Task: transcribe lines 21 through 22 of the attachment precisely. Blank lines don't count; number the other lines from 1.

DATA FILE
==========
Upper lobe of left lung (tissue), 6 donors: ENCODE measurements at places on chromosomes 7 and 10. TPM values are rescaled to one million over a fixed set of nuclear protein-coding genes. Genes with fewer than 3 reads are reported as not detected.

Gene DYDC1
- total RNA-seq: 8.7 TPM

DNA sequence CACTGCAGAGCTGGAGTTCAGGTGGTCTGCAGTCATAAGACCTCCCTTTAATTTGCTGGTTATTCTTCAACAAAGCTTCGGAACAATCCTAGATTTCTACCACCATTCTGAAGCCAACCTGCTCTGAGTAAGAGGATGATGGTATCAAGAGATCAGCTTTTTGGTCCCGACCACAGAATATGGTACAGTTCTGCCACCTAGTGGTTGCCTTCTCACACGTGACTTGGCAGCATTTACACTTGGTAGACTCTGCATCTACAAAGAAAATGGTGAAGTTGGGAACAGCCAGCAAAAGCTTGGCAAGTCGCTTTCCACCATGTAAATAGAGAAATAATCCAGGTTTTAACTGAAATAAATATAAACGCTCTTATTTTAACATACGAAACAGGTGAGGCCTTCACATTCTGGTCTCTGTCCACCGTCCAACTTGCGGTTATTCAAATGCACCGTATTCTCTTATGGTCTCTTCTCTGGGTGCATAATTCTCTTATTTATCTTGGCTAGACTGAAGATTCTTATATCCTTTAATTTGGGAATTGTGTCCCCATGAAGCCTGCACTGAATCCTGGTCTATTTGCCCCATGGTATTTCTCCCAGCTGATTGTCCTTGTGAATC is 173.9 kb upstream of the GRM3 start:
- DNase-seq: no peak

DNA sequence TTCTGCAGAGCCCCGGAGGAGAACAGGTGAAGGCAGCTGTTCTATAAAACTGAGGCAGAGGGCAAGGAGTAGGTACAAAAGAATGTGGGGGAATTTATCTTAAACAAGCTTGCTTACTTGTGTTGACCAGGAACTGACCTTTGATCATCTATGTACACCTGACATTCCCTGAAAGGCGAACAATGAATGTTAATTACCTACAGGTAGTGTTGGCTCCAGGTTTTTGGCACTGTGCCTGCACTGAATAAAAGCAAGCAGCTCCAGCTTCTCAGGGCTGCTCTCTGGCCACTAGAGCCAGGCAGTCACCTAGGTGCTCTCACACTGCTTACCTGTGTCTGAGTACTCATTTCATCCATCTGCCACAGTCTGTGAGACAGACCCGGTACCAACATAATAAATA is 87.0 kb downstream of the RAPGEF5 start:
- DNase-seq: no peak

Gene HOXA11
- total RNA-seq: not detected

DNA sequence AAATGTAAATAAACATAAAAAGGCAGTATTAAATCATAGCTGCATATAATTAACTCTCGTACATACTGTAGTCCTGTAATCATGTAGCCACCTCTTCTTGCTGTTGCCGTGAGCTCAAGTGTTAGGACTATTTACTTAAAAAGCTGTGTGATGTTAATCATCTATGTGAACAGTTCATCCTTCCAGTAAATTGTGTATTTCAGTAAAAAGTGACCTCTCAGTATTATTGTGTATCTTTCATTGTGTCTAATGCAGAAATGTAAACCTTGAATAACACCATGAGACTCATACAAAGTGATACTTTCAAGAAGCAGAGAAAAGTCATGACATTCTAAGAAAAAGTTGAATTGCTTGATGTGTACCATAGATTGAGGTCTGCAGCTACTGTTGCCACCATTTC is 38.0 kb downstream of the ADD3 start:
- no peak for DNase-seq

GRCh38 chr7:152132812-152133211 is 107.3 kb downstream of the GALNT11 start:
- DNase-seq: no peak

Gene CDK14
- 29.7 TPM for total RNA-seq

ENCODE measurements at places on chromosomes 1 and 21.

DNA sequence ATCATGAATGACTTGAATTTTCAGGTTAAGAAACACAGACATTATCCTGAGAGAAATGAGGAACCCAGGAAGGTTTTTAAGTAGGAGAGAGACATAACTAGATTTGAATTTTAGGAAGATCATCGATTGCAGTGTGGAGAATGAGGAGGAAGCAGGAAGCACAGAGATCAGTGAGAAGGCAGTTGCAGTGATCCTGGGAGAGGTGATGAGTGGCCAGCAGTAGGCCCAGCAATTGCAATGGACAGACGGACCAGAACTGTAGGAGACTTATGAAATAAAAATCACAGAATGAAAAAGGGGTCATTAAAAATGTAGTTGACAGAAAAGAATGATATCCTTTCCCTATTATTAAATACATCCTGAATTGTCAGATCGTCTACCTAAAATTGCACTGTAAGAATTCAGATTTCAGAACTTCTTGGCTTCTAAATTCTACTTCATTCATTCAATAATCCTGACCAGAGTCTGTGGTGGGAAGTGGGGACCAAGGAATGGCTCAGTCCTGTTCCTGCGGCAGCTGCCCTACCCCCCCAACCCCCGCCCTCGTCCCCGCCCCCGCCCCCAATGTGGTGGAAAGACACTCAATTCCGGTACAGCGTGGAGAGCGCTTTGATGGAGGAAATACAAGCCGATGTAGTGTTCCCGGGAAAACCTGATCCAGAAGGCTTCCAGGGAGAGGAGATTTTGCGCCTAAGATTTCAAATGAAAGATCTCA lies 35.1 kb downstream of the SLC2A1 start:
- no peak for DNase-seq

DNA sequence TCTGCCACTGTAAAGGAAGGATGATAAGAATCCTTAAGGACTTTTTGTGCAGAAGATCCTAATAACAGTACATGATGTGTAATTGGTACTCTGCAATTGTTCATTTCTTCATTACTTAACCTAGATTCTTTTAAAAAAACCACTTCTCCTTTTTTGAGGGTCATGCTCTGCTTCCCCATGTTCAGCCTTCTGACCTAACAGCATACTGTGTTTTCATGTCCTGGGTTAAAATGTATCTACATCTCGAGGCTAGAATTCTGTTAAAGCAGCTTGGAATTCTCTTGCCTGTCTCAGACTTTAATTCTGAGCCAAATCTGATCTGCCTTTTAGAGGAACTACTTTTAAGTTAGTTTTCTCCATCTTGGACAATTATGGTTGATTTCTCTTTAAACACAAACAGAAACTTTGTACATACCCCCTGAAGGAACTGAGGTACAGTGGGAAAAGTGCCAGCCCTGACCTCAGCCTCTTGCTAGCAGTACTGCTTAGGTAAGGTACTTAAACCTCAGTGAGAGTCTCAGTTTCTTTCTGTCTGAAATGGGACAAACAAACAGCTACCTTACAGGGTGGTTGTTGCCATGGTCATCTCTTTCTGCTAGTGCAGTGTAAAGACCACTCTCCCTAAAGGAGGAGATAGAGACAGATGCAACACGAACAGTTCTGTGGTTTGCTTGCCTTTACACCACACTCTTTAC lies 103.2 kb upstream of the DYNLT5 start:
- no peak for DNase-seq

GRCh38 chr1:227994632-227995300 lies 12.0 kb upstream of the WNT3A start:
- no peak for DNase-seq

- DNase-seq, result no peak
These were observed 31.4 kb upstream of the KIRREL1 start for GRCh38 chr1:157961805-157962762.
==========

GRCh38 chr1:227994632-227995300 lies 12.0 kb upstream of the WNT3A start:
- no peak for DNase-seq